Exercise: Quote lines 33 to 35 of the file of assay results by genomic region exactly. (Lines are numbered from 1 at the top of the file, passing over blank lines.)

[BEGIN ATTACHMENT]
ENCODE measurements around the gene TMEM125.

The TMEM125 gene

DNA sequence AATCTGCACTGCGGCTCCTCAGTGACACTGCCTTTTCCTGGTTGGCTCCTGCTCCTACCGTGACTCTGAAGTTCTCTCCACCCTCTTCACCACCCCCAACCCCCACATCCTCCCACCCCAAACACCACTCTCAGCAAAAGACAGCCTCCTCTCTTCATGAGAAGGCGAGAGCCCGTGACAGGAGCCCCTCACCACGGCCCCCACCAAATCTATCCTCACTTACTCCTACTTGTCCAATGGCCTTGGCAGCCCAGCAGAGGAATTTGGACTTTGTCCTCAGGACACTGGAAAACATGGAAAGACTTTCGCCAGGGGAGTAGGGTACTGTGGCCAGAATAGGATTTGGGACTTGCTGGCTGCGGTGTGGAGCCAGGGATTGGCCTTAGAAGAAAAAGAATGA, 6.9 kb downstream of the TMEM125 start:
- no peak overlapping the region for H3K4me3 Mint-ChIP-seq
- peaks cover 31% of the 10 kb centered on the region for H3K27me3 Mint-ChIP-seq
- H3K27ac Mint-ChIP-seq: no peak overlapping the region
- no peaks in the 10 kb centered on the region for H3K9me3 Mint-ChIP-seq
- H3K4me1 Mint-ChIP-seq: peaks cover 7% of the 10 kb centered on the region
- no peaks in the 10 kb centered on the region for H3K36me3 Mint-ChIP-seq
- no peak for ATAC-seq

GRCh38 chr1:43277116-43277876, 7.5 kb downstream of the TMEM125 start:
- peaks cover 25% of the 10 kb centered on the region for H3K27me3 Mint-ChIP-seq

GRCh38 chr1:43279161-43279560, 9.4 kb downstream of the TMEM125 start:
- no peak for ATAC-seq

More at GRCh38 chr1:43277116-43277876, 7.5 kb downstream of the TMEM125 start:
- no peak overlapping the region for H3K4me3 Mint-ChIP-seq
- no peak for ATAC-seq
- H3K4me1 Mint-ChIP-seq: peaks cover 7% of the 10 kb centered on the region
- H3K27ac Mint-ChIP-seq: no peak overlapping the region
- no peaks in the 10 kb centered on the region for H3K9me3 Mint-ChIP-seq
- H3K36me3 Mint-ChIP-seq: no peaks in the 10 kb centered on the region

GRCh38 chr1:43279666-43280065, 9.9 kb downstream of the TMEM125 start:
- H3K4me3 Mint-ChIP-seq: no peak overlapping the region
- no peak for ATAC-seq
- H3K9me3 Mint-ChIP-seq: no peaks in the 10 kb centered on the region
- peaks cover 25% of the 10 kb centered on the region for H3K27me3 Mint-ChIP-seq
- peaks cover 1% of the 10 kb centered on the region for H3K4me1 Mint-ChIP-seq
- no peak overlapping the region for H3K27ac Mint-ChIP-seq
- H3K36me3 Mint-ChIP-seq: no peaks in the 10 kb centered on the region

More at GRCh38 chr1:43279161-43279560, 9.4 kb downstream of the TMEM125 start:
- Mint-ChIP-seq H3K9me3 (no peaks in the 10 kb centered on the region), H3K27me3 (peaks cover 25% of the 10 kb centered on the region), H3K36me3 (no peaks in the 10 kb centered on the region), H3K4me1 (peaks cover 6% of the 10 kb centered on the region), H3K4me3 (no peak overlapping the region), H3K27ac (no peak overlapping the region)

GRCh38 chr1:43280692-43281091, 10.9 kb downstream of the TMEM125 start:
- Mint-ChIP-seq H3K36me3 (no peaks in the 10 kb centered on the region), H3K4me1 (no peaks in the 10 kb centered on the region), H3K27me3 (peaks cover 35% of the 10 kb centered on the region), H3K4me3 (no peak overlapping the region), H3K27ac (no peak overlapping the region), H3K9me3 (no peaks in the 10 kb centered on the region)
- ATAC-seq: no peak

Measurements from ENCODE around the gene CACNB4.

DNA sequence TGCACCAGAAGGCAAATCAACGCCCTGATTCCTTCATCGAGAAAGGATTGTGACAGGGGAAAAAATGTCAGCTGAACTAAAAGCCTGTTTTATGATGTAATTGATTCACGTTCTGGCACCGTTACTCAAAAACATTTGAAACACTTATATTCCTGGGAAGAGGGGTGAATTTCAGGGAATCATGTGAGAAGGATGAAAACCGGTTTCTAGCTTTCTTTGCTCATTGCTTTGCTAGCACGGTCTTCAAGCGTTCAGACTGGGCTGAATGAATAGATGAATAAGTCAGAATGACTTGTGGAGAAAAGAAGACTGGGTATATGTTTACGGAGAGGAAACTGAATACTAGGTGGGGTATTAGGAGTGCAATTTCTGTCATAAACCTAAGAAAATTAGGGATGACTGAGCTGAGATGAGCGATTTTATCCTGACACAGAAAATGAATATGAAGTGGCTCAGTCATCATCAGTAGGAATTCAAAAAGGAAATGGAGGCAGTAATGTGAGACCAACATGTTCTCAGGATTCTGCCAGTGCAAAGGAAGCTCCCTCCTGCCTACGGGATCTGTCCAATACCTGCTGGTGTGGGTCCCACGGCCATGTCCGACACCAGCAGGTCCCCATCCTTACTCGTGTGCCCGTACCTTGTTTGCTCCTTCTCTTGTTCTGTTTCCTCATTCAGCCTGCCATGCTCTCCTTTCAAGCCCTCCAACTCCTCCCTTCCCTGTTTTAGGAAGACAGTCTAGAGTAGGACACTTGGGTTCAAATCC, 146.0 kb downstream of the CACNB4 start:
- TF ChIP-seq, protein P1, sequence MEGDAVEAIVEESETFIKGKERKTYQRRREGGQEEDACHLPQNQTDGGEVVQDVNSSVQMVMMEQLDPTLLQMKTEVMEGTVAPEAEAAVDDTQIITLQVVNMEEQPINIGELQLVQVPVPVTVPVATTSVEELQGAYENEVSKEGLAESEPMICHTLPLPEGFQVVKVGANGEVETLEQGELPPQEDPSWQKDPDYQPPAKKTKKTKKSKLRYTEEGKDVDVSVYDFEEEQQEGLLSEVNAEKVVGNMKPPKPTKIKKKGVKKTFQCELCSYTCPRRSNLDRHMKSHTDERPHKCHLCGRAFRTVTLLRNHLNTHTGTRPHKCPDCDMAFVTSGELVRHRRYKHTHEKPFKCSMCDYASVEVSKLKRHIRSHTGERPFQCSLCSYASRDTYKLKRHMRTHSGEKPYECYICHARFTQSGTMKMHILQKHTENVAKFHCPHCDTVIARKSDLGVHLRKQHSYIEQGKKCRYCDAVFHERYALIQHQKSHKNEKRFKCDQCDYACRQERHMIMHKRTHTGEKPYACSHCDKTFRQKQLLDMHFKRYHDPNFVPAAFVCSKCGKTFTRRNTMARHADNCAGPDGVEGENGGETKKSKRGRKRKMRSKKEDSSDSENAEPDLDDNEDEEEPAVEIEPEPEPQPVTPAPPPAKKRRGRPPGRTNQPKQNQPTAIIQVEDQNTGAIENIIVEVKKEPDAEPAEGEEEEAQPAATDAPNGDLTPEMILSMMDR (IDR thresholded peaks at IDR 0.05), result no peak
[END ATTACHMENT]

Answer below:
- Mint-ChIP-seq H3K36me3 (no peaks in the 10 kb centered on the region), H3K4me1 (no peaks in the 10 kb centered on the region), H3K27me3 (peaks cover 35% of the 10 kb centered on the region), H3K4me3 (no peak overlapping the region), H3K27ac (no peak overlapping the region), H3K9me3 (no peaks in the 10 kb centered on the region)
- ATAC-seq: no peak

Measurements from ENCODE around the gene CACNB4.